There is no better place to visit the bright waters and happy lands of the Kawarthas than Emily Provincial Park. Park your RV along Pigeon Lake and sleep next to the sounds of water lapping the shorelines. Emily Provincial Park, located in Omemee, Ontario, Canada, offers RVers and day recreationists adventure and activity along with peaceful lakeside camping.
The Kawartha Lakes are known as a beautiful section of south-central Ontario comprised of lakes, rivers, and waterways. The lakes draw in recreation seekers throughout the year and tourism around the vicinity thrives because of the Kawarthas. The Kawarthas mean bright waters and happy lands, a name derived from the Anishinaabe word meaning the land of reflections. The chain of lakes represents the happiness the bright water brings to its visitors, a name that aptly describes the scenic area.
Emily Provincial Park, one of the popular destinations along the water, is a seasonally operating park offering tent camping, group camping, and RV camping. The day use areas bustle during the warmer months because of the swimming, boating, paddling, and other lake activities, and in between seasons, activities like wildlife viewing and fall color photography keep patrons coming back until the official close of the season. Whatever kind of RV camping you prefer, if you plan to be near the Kawarthas, plan a trip to Emily Lake Provincial Park along your journey.
Emily Provincial Park is located 83 miles (134 km) northeast of Toronto and 184 miles (297 km) southwest of Ottawa, Ontario, Canada.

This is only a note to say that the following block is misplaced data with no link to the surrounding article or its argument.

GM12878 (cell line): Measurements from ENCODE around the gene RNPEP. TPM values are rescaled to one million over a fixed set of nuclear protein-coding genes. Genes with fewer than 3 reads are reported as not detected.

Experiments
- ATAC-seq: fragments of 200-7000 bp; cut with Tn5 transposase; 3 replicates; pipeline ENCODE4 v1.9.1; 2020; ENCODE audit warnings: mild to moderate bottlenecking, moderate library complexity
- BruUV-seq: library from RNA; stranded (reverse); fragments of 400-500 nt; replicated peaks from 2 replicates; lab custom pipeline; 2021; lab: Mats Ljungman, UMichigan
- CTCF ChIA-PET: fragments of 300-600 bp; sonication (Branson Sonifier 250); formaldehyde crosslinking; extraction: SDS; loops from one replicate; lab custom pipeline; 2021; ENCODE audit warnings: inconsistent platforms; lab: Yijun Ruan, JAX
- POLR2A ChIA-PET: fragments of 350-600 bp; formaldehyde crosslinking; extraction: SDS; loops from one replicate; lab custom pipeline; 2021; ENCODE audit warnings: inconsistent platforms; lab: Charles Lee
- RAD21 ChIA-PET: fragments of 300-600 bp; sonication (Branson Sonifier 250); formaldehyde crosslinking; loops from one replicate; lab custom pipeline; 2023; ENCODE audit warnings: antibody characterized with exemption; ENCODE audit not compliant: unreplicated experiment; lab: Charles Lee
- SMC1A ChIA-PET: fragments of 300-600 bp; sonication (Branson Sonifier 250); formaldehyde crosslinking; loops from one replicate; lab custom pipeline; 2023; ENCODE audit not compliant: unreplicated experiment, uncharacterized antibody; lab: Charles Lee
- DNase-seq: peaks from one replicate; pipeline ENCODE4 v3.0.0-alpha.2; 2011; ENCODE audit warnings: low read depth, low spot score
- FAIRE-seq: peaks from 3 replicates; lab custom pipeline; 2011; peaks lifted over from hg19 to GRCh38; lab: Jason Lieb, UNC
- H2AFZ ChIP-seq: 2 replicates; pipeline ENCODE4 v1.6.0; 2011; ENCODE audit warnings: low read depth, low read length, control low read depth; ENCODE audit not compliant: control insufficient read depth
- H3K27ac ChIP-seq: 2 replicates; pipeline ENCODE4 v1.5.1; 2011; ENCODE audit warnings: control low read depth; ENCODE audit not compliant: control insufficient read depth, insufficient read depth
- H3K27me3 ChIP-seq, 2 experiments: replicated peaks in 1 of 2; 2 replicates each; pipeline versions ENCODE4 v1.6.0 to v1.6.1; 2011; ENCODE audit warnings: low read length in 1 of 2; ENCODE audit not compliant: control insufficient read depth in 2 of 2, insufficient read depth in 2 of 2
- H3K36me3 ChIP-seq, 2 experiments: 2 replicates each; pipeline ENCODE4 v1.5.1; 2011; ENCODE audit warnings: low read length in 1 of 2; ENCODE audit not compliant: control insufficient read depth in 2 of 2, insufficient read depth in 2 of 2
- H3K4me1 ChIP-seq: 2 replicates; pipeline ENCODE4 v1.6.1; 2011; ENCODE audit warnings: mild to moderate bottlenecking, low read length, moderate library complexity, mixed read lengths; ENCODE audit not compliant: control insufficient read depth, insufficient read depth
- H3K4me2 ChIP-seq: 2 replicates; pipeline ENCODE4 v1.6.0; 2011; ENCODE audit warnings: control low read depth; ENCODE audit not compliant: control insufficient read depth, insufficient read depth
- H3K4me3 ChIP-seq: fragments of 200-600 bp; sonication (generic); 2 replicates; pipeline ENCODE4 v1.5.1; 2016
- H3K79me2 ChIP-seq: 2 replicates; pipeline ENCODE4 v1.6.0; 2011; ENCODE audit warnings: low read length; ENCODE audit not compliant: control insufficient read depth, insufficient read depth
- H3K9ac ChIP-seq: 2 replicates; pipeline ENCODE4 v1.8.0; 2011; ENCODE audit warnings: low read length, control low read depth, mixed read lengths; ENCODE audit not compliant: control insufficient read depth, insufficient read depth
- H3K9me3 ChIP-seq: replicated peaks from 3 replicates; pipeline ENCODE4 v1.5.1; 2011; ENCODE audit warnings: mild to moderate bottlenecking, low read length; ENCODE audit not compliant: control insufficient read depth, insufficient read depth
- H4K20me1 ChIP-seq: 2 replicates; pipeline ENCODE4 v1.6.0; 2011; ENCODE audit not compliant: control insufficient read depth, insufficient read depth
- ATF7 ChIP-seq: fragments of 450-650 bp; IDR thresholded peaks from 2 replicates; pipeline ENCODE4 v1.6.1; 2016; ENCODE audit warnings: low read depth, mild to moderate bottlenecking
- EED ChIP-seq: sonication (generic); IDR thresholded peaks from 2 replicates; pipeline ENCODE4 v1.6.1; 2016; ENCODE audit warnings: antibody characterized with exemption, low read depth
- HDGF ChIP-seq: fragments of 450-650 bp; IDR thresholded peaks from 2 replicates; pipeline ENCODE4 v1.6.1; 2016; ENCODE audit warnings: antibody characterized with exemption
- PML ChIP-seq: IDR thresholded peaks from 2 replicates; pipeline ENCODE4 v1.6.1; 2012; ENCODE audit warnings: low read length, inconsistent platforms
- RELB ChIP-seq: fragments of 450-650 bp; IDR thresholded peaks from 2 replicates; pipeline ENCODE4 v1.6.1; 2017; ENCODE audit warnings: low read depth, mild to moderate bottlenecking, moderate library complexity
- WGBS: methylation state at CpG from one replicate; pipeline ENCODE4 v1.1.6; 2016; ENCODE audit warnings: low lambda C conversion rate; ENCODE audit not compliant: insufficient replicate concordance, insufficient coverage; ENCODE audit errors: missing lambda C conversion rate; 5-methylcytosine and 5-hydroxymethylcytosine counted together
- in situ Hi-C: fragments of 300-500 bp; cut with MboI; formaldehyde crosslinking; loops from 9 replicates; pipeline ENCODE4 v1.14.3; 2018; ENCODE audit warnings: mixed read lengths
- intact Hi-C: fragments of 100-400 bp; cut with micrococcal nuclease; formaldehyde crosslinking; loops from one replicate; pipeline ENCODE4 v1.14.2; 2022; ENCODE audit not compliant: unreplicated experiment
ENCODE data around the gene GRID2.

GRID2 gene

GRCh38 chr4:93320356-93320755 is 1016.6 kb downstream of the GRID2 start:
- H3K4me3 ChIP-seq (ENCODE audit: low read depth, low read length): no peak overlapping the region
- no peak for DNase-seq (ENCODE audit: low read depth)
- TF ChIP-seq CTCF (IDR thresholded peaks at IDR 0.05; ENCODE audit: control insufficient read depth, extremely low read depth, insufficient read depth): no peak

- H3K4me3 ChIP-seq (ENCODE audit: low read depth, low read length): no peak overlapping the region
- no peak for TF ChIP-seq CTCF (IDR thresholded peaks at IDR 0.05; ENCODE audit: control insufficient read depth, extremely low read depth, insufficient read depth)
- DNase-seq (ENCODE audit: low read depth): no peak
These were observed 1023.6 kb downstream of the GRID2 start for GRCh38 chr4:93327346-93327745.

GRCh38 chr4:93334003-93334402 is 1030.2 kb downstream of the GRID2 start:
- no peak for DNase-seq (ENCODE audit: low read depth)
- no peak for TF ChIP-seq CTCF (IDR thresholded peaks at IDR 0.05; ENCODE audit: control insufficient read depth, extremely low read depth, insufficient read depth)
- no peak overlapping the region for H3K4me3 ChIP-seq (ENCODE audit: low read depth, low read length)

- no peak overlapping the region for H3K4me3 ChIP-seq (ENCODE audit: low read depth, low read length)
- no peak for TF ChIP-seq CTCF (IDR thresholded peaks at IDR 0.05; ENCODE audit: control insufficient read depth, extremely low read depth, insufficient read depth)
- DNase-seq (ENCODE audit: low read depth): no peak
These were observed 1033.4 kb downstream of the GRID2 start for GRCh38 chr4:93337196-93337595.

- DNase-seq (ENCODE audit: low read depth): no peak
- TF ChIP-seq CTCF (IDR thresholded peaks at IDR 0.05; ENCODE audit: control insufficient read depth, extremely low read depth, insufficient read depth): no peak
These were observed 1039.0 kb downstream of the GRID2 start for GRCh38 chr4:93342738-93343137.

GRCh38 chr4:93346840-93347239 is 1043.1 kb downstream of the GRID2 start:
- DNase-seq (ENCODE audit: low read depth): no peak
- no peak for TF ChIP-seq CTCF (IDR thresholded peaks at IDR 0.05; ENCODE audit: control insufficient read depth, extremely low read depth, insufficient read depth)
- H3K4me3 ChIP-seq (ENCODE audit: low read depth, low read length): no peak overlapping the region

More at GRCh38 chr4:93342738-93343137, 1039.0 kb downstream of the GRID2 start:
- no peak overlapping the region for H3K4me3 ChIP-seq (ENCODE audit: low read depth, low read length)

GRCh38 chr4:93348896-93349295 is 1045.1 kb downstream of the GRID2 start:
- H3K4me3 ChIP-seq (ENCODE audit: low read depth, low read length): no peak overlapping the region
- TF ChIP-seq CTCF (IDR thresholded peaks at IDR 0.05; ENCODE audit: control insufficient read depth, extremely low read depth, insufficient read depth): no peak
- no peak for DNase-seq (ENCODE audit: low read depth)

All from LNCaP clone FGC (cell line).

Guests visiting the park must pay a daily vehicle permit fee as well as an overnight camping fee for more than one vehicle. Prices vary depending on the residency and ages of the guests. Fees are payable upon entry.
To get to the RV camping area, enter the park through the main park entrance and proceed past the park office and the gatehouse. The first campground, the Cedars Campground, is a tent and group camping area. The RV campgrounds are located past the Cedars camping area.
The Circle Campground, built in a circular formation, is a pet-friendly campground that permits RVs and trailers over 32 feet in length. The sites, built on natural surfaces, have fire pits, picnic tables, and many of the spaces have 15 and 30 amp electrical service. The Circle Campground has drinking water, comfort stations, vault toilets, a laundry facility, and it is close to a playground and a hiking trail. The closest dump station is located near the park’s entrance near the park office and the gatehouse. Generators are permitted as long as you adhere to the park’s rule of keeping excessive noise to a minimum.
The Hill Campground is a pet-friendly campground that sits close to the water. The RV spaces sit on natural surfaces, and many of the sites accommodate RVs and trailers over 32 feet in length. Each space has 15 and 30 amp electrical hookups as well as a picnic table and a fire ring. The Hill Campground has dumpsters and recycle bins, a comfort station, a laundry facility, and access to drinking water. There is an amphitheater, playground, and large parking area nearby. The closest dump station is located near the park’s entrance near the park office and the gatehouse. Generators are permitted as long as you adhere to the park’s rule of keeping excessive noise to a minimum.
The Lookout Campground is the smallest of the RV campgrounds, and it sits closest to the water’s edge. This campground is a pet-friendly facility that accommodates RVs and trailers over 32 feet in length. The sites have natural surface driveways, and each space has 15 and 30 amp electrical hookups, a picnic table, and a fire ring. Inside of the campground, there is drinking water and vault toilets, and many of the spaces aren’t far from the swim beach, the boat launch, hiking trails, and the amphitheater. The closest dump station is located near the park’s entrance near the park office and the gatehouse. Generators are permitted as long as you adhere to the park’s rule of keeping excessive noise to a minimum.